2:48 pm - February 17th 2010
It’s common for some people to have excessive faith in the power of markets. It’s also common for others to be excessively hostile to them.
Congratulations, then, to James Purnell – because, in a fantastic example of triangulation, he has committed both these errors. He says:
Markets are a wonderful tool: innovative, wealth-generating and elite-busting. But sometimes they don’t serve society. We should bring back the old usury laws so no one need fall victim to loan sharks. We should campaign for a living wage so that no one who works hard ends up in poverty.
These are silly proposals. If we outlaw usury, we won’t abolish loan sharks, but encourage them. Banning usury means that legitimate lenders won’t lend to bad risks because they‘ll not be able to charge a high enough interest rate to cover the risk of default. Such people will therefore turn, as Joe did, to loan sharks. If you criminalize sub-prime lending, criminals will become sub-prime lenders.
Nor is it obvious that a living wage will be an unmixed blessing to the “hard-working poor.” If you raise the price of anything, people will buy less. Some workers will therefore see their jobs and hours reduced. And those who don’t will see much of their higher wages taken away as tax credits fall.
However, if Purnell has too little faith in markets in some senses, he has too much faith in them in others. He says:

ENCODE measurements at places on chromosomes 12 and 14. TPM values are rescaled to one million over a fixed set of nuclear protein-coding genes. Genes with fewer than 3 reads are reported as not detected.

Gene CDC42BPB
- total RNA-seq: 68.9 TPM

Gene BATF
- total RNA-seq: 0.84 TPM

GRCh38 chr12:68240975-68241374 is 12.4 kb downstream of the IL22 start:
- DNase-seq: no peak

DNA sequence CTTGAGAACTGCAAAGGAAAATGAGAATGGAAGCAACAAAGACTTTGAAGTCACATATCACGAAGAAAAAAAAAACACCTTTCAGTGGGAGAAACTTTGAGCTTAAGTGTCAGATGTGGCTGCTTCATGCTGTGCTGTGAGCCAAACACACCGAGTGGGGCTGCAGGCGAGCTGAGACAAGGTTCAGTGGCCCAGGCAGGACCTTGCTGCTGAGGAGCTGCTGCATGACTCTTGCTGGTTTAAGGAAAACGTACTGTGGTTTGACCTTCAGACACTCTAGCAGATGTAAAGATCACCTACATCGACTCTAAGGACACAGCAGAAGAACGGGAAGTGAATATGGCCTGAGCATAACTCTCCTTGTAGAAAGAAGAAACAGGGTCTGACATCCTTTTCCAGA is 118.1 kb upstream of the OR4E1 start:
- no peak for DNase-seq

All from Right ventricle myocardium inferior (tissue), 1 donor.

Real power [to parents] would mean abolishing catchment areas and having pupils apply two or three years in advance. Oversubscribed schools could then expand, or new providers start up… Parents could be guaranteed one of their top choices.
This, though, assumes that a good school can expand easily without any loss of quality – that the elasticity of supply is high. But is this the case? What if such expansion is limited by the lack of availability of premises?
Or what if teachers’ performance deteriorates when faced with larger class sizes? Or if the school hires more, but worse, teachers? In such cases, parents might find that a good school has turned bad by the time their children go there. In such cases, a market in school places mightn’t work as well as Purnell thinks; he gives us no evidence to assuage such concerns.
There is, I fear, a theme in these apparently contradictory attitudes. Purnell seems to believe that it is an easy job for politicians to both intervene to over-ride markets and to build new ones. This, though, is just the rationalist hubris of managerialism.
Chris Dillow is a regular contributor and former City economist, now an economics writer. He is also the author of The End of Politics: New Labour and the Folly of Managerialism. Also at: Stumbling and Mumbling
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